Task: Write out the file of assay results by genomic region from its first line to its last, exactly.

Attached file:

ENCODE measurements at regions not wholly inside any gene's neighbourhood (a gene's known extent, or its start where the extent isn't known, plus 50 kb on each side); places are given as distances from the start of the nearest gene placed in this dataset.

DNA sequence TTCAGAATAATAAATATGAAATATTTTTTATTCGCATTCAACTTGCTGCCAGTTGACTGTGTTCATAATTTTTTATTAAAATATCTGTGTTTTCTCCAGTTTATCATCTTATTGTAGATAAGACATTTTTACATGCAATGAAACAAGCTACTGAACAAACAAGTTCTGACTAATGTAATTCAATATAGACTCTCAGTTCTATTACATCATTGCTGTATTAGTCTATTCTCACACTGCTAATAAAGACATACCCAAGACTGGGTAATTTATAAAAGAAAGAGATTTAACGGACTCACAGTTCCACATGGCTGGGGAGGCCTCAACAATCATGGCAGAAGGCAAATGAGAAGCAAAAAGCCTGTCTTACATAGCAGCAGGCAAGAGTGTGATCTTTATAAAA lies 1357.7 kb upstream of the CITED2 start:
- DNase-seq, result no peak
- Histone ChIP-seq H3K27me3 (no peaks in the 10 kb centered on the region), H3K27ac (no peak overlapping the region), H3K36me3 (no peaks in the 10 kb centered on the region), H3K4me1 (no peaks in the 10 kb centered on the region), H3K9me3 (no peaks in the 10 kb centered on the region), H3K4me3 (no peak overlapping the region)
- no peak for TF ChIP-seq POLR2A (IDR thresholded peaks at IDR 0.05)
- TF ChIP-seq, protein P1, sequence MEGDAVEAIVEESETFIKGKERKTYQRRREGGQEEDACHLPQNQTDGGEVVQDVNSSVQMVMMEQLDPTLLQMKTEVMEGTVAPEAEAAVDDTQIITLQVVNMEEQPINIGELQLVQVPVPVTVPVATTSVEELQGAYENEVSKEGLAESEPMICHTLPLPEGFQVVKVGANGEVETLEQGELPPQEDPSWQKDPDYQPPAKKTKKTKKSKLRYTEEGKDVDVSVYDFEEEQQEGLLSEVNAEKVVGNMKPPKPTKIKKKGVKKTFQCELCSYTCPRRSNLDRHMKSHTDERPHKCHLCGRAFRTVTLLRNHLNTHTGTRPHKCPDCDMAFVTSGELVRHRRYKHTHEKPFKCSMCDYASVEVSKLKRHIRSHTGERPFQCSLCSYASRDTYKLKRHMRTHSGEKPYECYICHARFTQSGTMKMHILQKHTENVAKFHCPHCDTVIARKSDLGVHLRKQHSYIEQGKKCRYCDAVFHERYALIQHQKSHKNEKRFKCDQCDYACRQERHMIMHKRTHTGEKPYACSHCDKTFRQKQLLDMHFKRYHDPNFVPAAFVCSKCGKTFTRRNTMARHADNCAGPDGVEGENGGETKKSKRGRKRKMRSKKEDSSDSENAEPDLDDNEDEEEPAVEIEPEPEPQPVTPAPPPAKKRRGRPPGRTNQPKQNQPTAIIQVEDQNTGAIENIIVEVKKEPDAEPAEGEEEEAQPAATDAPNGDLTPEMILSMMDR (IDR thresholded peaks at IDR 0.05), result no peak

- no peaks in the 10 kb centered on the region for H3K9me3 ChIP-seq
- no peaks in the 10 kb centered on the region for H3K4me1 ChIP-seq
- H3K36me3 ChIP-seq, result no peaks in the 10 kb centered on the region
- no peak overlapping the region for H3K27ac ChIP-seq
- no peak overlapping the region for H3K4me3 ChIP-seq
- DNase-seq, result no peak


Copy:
ENCODE measurements at regions not wholly inside any gene's neighbourhood (a gene's known extent, or its start where the extent isn't known, plus 50 kb on each side); places are given as distances from the start of the nearest gene placed in this dataset.

DNA sequence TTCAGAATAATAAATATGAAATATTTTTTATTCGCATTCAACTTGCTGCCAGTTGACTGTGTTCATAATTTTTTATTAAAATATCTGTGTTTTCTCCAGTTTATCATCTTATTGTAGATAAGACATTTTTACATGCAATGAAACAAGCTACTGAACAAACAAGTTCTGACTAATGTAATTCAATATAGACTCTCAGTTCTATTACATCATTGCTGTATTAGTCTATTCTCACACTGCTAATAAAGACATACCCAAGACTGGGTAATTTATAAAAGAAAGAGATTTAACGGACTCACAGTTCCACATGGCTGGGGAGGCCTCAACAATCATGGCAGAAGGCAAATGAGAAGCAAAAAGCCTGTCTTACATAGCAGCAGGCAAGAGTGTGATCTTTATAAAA lies 1357.7 kb upstream of the CITED2 start:
- DNase-seq, result no peak
- Histone ChIP-seq H3K27me3 (no peaks in the 10 kb centered on the region), H3K27ac (no peak overlapping the region), H3K36me3 (no peaks in the 10 kb centered on the region), H3K4me1 (no peaks in the 10 kb centered on the region), H3K9me3 (no peaks in the 10 kb centered on the region), H3K4me3 (no peak overlapping the region)
- no peak for TF ChIP-seq POLR2A (IDR thresholded peaks at IDR 0.05)
- TF ChIP-seq, protein P1, sequence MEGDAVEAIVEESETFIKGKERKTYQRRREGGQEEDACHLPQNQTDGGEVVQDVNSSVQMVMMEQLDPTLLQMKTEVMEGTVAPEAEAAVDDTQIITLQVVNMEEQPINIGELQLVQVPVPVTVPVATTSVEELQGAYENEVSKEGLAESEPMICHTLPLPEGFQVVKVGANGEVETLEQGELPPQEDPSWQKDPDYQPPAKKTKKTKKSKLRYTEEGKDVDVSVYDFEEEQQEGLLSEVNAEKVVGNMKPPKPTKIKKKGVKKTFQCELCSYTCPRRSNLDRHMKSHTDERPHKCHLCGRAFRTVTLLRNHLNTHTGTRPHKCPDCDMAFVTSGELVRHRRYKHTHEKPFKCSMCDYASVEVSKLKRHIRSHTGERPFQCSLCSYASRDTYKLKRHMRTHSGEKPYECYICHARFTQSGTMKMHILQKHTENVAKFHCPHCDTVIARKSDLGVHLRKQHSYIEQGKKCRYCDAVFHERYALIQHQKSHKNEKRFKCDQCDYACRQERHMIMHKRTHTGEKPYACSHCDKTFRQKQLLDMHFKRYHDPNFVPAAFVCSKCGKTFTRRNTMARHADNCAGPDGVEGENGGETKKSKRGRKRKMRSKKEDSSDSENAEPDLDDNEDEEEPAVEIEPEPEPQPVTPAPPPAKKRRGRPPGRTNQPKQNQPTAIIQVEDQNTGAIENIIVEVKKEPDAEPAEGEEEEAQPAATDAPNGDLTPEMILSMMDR (IDR thresholded peaks at IDR 0.05), result no peak

- no peaks in the 10 kb centered on the region for H3K9me3 ChIP-seq
- no peaks in the 10 kb centered on the region for H3K4me1 ChIP-seq
- H3K36me3 ChIP-seq, result no peaks in the 10 kb centered on the region
- no peak overlapping the region for H3K27ac ChIP-seq
- no peak overlapping the region for H3K4me3 ChIP-seq
- DNase-seq, result no peak